Homer: The Iliad
Selections from books VI and XXIV.
"Dear husband," said she, "your valour will bring you to destruction; think on your infant son, and on my hapless self who ere long shall be your widow- for the Achaeans will set upon you in a body and kill you. It would be better for me, should I lose you, to lie dead and buried, for I shall have nothing left to comfort me when you are gone, save only sorrow. I have neither father nor mother now. Achilles slew my father when he sacked Thebe the goodly city of the Cilicians. He slew him, but did not for very shame despoil him; when he had burned him in his wondrous armour, he raised a barrow over his ashes and the mountain nymphs, daughters of aegis-bearing Jove, planted a grove of elms about his tomb. I had seven brothers in my father's house, but on the same day they all went within the house of Hades. Achilles killed them as they were with their sheep and cattle. My mother- her who had been queen of all the land under Mt. Placus- he brought hither with the spoil, and freed her for a great sum, but the archer- queen Diana took her in the house of your father.
Nay- Hector- you who to me are father, mother, brother, and dear husband- have mercy upon me; stay here upon this wall; make not your child fatherless, and your wife a widow; as for the host, place them near the fig-tree, where the city can be best scaled, and the wall is weakest. Thrice have the bravest of them come thither and assailed it, under the two Ajaxes, Idomeneus, the sons of Atreus, and the brave son of Tydeus, either of their own bidding, or because some soothsayer had told them."
And Hector answered, "Wife, I too have thought upon all this, but with what face should I look upon the Trojans, men or women, if I shirked battle like a coward? I cannot do so: I know nothing save to fight bravely in the forefront of the Trojan host and win renown alike for my father and myself. Well do I know that the day will surely come when mighty Ilius shall be destroyed with Priam and Priam's people, but I grieve for none of these- not even for Hecuba, nor King Priam, nor for my brothers many and brave who may fall in the dust before their foes- for none of these do I grieve as for yourself when the day shall come on which some one of the Achaeans shall rob you for ever of your freedom, and bear you weeping away. It may be that you will have to ply the loom in Argos at the bidding of a mistress, or to fetch water from the springs Messeis or Hypereia, treated brutally by some cruel task-master; then will one say who sees you weeping, 'She was wife to Hector, the bravest warrior among the Trojans during the war before Ilius.' On this your tears will break forth anew for him who would have put away the day of captivity from you. May I lie dead under the barrow that is heaped over my body ere I hear your cry as they carry you into bondage."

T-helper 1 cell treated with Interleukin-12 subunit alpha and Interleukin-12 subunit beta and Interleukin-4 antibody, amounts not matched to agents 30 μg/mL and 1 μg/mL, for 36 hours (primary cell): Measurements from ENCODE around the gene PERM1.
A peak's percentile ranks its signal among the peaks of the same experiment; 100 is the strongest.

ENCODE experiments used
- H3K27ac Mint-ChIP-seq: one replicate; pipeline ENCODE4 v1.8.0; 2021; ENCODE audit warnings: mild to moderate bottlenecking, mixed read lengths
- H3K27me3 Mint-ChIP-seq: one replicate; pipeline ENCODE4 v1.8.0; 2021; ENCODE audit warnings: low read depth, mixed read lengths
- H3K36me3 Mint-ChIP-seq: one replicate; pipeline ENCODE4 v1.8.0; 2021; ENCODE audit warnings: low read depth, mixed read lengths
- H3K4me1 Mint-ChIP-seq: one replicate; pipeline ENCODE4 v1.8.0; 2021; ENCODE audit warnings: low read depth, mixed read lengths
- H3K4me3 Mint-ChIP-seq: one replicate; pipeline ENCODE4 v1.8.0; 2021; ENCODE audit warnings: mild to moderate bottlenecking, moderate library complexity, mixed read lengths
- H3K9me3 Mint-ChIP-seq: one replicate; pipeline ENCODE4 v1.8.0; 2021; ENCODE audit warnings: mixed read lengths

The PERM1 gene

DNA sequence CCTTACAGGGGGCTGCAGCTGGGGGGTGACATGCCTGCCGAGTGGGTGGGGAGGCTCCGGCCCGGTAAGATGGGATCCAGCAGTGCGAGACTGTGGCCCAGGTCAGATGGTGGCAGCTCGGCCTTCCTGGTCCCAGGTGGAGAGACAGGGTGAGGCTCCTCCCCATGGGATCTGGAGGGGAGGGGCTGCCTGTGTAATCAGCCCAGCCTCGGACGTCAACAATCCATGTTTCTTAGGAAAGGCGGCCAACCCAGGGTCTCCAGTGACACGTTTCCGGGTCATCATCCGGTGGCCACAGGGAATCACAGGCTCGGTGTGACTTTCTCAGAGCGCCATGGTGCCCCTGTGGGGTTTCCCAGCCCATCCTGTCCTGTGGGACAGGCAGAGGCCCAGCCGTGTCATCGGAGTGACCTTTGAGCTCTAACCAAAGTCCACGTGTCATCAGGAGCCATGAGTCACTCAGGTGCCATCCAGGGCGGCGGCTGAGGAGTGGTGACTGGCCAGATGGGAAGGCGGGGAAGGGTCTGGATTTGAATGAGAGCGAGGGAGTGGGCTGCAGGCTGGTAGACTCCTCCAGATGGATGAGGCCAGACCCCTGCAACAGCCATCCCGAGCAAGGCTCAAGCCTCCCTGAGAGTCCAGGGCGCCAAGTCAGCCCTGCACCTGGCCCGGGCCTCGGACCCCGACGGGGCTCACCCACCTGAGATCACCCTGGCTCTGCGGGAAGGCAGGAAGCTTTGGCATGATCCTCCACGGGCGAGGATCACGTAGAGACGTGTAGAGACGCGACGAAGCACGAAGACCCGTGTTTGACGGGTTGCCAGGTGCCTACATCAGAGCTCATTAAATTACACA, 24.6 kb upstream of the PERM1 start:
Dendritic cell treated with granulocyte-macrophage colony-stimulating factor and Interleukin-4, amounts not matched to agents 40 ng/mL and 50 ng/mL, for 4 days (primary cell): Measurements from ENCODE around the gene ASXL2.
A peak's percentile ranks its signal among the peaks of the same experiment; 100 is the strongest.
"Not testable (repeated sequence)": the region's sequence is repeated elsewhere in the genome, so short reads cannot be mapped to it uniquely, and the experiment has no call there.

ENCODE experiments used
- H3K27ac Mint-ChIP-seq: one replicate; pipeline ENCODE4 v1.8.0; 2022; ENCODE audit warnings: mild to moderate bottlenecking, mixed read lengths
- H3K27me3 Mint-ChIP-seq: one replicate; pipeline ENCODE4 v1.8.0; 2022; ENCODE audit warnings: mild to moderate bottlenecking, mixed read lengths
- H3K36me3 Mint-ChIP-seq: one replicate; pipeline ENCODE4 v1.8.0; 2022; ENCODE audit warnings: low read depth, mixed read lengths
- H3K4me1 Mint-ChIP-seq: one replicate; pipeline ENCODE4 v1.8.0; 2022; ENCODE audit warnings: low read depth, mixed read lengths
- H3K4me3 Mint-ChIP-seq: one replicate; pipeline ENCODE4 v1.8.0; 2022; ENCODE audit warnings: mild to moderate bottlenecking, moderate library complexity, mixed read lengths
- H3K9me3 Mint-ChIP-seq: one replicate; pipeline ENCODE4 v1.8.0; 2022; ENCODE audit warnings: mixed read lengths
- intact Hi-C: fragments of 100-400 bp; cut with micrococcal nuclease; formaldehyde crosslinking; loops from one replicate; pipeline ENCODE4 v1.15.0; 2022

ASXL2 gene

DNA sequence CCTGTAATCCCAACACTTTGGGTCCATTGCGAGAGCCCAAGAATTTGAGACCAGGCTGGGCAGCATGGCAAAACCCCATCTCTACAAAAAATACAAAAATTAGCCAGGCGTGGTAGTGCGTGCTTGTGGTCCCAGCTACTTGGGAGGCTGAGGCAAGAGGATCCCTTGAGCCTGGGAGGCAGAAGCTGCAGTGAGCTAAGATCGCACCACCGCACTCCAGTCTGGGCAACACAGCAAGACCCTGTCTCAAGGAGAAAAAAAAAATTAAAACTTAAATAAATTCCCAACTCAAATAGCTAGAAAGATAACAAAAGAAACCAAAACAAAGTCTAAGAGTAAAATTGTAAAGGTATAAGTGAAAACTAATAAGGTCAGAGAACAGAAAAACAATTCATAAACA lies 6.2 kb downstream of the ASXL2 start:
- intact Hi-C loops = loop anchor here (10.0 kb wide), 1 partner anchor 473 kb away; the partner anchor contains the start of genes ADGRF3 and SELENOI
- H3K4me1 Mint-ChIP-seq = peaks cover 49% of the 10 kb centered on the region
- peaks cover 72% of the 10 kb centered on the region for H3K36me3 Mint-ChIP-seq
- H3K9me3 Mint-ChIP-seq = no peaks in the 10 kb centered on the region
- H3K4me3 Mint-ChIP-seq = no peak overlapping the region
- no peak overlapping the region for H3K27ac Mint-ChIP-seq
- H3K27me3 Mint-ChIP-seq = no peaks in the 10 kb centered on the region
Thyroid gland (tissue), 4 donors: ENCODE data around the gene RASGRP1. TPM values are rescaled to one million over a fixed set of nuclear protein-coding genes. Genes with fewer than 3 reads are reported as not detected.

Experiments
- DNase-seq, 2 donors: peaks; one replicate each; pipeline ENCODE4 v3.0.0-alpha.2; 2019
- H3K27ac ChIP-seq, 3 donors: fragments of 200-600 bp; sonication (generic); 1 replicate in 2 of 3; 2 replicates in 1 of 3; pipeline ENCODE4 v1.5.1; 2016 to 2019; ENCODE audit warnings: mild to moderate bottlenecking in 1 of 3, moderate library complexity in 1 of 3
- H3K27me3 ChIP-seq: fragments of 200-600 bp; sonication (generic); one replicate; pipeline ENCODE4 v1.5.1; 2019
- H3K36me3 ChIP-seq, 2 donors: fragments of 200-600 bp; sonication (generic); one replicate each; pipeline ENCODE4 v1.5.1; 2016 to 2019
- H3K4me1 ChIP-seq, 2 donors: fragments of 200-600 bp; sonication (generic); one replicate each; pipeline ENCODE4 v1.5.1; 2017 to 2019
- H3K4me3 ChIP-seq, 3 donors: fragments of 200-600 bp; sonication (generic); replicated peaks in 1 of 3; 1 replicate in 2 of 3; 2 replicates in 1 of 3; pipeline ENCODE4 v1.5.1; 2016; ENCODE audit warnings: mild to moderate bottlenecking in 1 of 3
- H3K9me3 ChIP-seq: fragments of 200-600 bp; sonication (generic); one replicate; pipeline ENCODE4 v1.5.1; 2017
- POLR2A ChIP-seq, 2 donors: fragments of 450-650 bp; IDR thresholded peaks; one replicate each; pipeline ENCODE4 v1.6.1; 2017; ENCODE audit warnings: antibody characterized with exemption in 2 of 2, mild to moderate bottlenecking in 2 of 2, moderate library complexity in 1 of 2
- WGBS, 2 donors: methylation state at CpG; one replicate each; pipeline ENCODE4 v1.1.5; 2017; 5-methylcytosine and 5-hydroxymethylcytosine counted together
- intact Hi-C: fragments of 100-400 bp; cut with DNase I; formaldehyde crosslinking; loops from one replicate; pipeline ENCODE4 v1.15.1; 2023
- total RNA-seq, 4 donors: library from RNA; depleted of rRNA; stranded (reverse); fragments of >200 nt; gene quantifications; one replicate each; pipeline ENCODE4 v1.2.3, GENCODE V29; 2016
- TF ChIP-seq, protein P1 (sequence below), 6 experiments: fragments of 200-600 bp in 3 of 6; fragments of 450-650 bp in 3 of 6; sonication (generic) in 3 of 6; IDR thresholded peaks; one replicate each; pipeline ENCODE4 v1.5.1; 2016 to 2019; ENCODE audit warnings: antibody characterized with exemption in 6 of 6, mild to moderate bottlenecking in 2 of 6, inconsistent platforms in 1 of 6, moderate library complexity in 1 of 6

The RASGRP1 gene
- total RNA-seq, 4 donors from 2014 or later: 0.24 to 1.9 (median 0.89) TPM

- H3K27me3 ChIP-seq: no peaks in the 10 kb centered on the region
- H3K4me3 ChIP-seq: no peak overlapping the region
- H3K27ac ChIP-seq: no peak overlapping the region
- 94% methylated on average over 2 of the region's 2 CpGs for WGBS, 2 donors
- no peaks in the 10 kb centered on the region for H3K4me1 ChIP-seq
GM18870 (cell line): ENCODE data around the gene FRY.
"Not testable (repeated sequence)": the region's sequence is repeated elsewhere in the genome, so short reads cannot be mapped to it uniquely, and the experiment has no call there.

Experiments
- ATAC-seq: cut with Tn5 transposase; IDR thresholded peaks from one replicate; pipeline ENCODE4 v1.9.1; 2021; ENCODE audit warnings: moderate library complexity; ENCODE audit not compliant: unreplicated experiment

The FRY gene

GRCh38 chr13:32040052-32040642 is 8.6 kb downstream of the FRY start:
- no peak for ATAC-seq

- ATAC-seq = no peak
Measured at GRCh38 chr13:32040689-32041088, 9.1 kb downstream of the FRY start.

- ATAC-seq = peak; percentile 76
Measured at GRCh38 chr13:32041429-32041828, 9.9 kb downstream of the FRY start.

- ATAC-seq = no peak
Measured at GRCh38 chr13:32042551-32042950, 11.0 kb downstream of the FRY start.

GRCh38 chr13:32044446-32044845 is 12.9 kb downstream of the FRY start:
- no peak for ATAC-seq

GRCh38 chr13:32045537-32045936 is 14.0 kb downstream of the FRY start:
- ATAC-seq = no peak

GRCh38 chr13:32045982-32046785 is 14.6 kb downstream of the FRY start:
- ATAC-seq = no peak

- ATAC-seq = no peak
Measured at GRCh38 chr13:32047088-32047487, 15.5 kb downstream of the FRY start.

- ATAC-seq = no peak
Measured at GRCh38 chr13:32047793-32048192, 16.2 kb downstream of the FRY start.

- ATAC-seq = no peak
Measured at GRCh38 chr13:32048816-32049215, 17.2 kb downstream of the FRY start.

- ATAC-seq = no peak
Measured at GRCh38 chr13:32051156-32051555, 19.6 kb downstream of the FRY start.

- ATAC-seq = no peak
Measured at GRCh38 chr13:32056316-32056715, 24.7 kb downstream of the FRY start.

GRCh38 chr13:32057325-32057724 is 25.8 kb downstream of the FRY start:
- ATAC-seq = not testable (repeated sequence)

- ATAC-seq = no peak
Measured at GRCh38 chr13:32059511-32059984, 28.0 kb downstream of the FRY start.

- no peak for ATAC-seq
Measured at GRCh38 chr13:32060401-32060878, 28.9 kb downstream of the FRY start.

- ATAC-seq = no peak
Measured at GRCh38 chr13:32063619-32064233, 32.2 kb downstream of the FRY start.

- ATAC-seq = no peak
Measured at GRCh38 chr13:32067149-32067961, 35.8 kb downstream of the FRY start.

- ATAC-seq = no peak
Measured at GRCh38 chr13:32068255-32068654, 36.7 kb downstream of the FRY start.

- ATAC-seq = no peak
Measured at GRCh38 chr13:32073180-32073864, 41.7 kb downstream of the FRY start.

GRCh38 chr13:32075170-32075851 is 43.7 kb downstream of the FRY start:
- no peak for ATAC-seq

He stretched his arms towards his child, but the boy cried and nestled in his nurse's bosom, scared at the sight of his father's armour, and at the horse-hair plume that nodded fiercely from his helmet. His father and mother laughed to see him, but Hector took the helmet from his head and laid it all gleaming upon the ground. Then he took his darling child, kissed him, and dandled him in his arms, praying over him the while to Jove and to all the gods.
"Jove," he cried, "grant that this my child may be even as myself, chief among the Trojans; let him be not less excellent in strength, and let him rule Ilius with his might. Then may one say of him as he comes from battle, 'The son is far better than the father.' May he bring back the blood-stained spoils of him whom he has laid low, and let his mother's heart be glad.'"
With this he laid the child again in the arms of his wife, who took him to her own soft bosom, smiling through her tears. As her husband watched her his heart yearned towards her and he caressed her fondly, saying, "My own wife, do not take these things too bitterly to heart. No one can hurry me down to Hades before my time, but if a man's hour is come, be he brave or be he coward, there is no escape for him when he has once been born. Go, then, within the house, and busy yourself with your daily duties, your loom, your distaff, and the ordering of your servants; for war is man's matter, and mine above all others of them that have been born in Ilius."
He took his plumed helmet from the ground, and his wife went back again to her house, weeping bitterly and often looking back towards him. When she reached her home she found her maidens within, and bade them all join in her lament; so they mourned Hector in his own house though he was yet alive, for they deemed that they should never see him return safe from battle, and from the furious hands of the Achaeans.